Overall, the authors demonstrate a firm grasp of the vast expanse of time and space that they cover, but there are, perhaps inevitably, occasional errors. For instance, Britain had not abandoned the Corn Laws by 1840, as the authors claim in chapter 8 (p. 241), but by 1846--a minor matter, one might think, except that it is hugely significant that this happened in the midst of the Great Irish Famine that began in 1845. Similarly, Victoria did not become Empress of India in 1858 (p. 174) but in 1877, at a moment corresponding with (and in some ways exemplifying) the era of “new imperialism” that the authors discuss at such length. I hesitate to pick such nits, but, since this book is likely to be used as a reference text by undergraduate and graduate students, it is important that it gets the details right.
I do have more substantial reservations about the book. One concerns the images. While there are fine, full-color glossy maps at the front of the book, the grayscale images placed within the chapters are often dark and ill-defined, making what could have been an asset into a source of frustration (this, in all likelihood, is the fault not of the authors but of the press). Another matter that some readers might find problematic is the prominence of Britain in the sections on nineteenth- and twentieth-century empires. This is perfectly understandable given Britain’s global preeminence in this period, but scholars of the French Empire, in particular, might feel somewhat elbowed aside. My biggest reservation, however, concerns the inherent contradiction at the heart of this project. On the one hand, the purpose of the book is to offer a global analysis of modern imperialism, an undertaking that requires a certain degree of abstraction and generalization. On the other hand, the authors are drawing on a body of recent scholarship whose defining characteristic is its insistence on the complexity, messiness, and local peculiarities of the imperial experience. Such scholarship is uneasy with the level of generalization that a book of this sort requires for its own internal coherence, and the result is a book that is somehow less than the sum of its parts. Each section of the book, and most of its chapters, have identifiable arguments--most of which I have summarized above--but any argument that spans the book as a whole tends toward the methodological rather than the historical. That is, the book’s overarching arguments are not so much about what happened in the past but about how we should approach what happened. Thus, the reader is repeatedly enjoined to understand the uneven, contested, negotiated, and contingent nature of the imperial encounter; to appreciate that events like the American Revolution or World War Two must be understood within a global context; and to see some international power relations as almost, but not quite, truly imperial. But beyond this the authors are unwilling to go. Indeed, much of their analysis is so hedged with qualifiers (“usually,” “often,” “not always,” “nevertheless,” “however,” etc.) that the reader is left struggling for purchase. To be sure, the authors do occasionally provide a bold and interesting argument about a particular aspect of imperial history--their contention that the Holocaust should be seen as a “colonial event” is a fine example of this--but the overall picture is beset by a sort of fog. It is almost as if the authors are writing the sort of book that recent historiography, with its insistence on the uniqueness of each imperial encounter, militates against--and they do not always do enough to speak up for the value of a comparative, generalizing study of modern imperialism as a whole.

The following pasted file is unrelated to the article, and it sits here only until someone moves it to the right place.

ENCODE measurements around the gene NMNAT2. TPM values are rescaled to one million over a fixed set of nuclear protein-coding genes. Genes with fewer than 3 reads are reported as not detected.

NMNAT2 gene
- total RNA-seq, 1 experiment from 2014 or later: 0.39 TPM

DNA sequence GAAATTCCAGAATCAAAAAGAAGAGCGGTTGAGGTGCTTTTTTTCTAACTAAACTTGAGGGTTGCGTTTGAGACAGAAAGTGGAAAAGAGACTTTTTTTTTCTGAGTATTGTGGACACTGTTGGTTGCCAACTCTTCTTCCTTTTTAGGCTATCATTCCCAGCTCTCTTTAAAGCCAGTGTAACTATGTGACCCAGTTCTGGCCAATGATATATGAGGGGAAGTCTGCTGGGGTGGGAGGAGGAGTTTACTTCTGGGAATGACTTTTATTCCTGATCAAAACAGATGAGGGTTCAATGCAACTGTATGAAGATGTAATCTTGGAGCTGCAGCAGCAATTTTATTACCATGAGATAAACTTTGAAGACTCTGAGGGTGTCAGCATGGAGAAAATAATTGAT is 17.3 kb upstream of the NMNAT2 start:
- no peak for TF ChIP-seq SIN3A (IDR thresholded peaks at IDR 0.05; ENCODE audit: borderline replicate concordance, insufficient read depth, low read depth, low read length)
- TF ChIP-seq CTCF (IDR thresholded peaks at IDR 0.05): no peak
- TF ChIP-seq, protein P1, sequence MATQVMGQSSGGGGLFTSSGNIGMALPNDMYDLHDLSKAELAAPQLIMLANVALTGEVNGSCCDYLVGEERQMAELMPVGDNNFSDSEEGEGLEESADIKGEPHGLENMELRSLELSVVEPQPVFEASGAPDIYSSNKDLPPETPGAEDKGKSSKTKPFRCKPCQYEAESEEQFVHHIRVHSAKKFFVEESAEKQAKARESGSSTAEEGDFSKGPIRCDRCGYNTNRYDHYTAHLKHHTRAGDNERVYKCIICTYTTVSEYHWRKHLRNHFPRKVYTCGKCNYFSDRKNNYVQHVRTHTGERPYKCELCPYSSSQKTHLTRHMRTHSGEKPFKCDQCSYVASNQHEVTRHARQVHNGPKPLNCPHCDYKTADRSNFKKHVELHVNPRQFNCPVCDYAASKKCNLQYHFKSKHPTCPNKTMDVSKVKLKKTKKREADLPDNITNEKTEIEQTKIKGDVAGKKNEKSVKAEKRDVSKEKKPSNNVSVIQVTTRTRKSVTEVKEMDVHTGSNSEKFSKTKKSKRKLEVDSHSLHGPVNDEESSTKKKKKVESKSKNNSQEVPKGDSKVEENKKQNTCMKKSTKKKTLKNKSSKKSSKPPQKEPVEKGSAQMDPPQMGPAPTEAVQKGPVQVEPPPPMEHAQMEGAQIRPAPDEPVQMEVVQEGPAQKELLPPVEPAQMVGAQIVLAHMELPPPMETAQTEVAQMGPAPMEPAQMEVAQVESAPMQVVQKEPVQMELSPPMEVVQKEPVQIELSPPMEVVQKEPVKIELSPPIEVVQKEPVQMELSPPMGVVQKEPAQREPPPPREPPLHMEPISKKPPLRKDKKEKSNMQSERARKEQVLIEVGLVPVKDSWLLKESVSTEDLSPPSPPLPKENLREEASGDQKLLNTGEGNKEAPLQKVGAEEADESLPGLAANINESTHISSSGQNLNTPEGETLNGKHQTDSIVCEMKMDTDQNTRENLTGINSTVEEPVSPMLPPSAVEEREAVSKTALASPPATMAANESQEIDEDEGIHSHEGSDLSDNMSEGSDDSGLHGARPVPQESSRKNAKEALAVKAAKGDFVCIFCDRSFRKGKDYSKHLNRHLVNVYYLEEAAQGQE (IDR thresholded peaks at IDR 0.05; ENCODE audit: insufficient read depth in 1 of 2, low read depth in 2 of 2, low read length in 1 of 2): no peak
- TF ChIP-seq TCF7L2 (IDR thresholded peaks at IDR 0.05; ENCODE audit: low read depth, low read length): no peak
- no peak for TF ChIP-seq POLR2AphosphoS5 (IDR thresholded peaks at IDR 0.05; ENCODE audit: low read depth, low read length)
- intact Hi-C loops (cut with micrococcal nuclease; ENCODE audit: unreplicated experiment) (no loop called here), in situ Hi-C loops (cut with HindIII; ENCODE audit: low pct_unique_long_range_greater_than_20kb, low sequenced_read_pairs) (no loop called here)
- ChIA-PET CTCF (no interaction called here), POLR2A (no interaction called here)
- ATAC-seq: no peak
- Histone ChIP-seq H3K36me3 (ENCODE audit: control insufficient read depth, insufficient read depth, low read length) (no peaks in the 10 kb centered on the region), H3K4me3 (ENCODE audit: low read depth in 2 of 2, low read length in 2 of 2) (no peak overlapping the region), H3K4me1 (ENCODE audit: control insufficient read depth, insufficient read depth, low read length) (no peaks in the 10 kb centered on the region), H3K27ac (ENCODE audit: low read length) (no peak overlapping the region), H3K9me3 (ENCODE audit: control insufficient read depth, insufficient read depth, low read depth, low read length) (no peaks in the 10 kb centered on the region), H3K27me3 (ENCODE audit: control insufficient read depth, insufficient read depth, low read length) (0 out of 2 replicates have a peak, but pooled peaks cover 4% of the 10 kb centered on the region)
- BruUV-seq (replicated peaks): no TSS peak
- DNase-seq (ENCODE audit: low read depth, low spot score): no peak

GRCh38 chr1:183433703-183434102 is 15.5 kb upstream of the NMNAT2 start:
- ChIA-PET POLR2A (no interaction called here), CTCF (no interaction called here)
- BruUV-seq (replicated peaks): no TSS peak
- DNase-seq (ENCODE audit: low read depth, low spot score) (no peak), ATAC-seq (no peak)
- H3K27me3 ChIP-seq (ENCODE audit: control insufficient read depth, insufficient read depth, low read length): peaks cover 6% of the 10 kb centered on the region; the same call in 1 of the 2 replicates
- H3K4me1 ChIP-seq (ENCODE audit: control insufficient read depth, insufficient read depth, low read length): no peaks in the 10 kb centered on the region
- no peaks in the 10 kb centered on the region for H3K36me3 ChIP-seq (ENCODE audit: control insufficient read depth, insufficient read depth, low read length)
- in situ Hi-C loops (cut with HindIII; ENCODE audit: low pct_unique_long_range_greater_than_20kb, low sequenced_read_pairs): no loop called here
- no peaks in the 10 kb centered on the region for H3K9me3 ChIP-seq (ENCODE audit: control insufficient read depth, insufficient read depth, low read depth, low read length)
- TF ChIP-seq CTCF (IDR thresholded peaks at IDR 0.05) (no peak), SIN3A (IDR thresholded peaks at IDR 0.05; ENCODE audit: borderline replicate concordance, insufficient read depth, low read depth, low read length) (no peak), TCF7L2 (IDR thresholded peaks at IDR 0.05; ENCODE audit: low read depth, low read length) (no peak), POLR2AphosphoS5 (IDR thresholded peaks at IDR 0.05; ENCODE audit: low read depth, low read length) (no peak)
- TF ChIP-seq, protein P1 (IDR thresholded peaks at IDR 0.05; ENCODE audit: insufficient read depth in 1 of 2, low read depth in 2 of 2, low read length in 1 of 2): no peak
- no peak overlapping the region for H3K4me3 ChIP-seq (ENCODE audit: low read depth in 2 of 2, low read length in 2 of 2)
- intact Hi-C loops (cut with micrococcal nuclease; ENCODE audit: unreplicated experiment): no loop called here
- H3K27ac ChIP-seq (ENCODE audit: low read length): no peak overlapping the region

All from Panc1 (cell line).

What I am discussing here may be an unresolvable tension: I am certainly not suggesting that the authors should have abandoned their scholarly caution and embraced the sort of sweeping (and Eurocentric) narrative methods of an earlier era. It may be a shortcoming of the specialist historiography on which they draw, rather than a reflection on the authors themselves, that there is little in the way of overarching argument in the text. But I do worry that students will find the absence of a unifying narrative or argumentative hook disorienting. Perhaps the best way to use this book in the classroom, then, is to treat it as a framing text to be supplemented with narrative and argumentative texts about specific imperial episodes. Students can then allow the questions raised, but not always answered, in Empires and Colonies in the Modern World to help them develop their own responses to our world’s imperial past and present.
If there is additional discussion of this review, you may access it through the network, at: https://networks.h-net.org/h-empire.
Mark Doyle. Review of Streets-Salter, Heather; Getz, Trevor R., Empires and Colonies in the Modern World: A Global Perspective.